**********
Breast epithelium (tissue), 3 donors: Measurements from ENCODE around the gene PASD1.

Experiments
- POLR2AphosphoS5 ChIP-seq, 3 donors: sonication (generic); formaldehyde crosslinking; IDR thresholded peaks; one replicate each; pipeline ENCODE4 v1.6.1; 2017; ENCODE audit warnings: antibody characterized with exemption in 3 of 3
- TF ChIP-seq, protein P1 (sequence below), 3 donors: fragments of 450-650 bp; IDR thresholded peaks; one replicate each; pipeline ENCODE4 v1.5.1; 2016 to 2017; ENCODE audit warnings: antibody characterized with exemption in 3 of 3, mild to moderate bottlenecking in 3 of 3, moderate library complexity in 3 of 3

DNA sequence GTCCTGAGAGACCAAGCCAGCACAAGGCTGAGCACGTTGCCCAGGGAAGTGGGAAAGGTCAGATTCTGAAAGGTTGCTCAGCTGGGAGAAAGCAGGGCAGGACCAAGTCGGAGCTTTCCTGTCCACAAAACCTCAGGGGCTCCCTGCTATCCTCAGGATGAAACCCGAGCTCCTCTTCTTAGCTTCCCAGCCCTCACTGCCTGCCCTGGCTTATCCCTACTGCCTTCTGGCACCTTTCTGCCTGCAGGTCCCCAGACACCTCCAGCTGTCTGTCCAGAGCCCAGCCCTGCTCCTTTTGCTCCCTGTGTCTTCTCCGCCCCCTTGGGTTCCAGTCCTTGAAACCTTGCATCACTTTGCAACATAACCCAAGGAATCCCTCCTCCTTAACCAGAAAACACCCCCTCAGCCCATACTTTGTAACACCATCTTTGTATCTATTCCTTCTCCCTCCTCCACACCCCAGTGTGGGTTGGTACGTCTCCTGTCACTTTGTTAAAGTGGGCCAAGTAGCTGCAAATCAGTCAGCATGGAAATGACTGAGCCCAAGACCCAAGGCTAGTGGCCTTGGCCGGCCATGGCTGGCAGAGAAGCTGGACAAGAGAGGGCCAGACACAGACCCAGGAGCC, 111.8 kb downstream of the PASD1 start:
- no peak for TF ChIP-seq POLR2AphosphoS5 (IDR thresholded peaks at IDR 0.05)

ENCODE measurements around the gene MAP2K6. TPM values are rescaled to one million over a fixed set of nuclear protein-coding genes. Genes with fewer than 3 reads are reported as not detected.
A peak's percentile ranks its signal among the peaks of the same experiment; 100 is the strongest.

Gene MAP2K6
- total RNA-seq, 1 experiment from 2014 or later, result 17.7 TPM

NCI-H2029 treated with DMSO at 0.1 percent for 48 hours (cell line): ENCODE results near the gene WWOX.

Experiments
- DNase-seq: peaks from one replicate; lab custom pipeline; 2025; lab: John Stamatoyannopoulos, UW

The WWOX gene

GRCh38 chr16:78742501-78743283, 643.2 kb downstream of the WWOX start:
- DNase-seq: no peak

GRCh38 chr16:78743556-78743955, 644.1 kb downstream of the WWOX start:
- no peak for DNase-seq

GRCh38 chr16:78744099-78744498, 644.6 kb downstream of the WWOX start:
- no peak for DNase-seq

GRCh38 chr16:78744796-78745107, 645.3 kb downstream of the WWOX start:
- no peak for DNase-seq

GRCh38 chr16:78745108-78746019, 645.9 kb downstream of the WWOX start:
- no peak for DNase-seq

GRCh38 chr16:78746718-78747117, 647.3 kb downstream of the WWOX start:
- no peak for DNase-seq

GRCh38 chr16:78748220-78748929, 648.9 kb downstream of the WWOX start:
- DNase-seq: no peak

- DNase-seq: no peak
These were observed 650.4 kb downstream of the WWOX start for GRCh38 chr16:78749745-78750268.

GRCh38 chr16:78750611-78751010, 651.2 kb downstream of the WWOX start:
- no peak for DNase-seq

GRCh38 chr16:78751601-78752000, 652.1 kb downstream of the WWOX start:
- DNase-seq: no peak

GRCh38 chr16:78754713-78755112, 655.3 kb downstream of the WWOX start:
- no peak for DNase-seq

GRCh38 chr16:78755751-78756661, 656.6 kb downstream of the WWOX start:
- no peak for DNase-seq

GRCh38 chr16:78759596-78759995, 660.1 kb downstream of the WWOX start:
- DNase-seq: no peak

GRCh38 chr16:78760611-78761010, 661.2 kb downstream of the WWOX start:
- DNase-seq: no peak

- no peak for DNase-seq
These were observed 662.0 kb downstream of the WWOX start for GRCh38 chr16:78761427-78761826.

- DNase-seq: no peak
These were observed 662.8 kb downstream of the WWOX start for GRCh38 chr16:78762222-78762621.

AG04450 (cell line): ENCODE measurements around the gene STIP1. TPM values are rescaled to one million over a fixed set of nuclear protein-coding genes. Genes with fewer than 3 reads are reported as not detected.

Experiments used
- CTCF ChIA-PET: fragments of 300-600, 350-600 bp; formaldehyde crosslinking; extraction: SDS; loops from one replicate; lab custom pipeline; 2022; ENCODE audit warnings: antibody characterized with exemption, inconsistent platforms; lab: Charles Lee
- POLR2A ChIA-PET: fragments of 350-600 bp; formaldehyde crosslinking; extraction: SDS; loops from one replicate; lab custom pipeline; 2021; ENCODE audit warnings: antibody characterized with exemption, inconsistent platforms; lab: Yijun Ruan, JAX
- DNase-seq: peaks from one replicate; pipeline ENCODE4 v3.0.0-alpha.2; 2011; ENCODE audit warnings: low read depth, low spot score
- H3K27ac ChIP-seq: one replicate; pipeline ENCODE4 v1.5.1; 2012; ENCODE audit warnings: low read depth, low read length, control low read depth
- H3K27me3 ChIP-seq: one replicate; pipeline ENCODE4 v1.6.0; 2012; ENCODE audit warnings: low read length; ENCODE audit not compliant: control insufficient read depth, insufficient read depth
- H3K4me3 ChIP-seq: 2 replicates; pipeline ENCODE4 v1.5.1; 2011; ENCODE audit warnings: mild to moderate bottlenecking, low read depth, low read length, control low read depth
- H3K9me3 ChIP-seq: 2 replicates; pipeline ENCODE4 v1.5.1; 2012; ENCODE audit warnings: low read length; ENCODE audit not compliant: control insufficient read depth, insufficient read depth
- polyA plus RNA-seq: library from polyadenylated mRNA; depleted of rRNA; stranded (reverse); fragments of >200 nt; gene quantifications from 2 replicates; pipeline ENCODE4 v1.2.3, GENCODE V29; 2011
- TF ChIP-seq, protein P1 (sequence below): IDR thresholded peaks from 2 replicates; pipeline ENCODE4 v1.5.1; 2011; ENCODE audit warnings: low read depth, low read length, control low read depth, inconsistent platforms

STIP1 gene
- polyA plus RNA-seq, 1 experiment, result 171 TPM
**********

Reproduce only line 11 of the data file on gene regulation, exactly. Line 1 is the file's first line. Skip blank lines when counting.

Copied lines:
NCI-H2029 treated with DMSO at 0.1 percent for 48 hours (cell line): ENCODE results near the gene WWOX.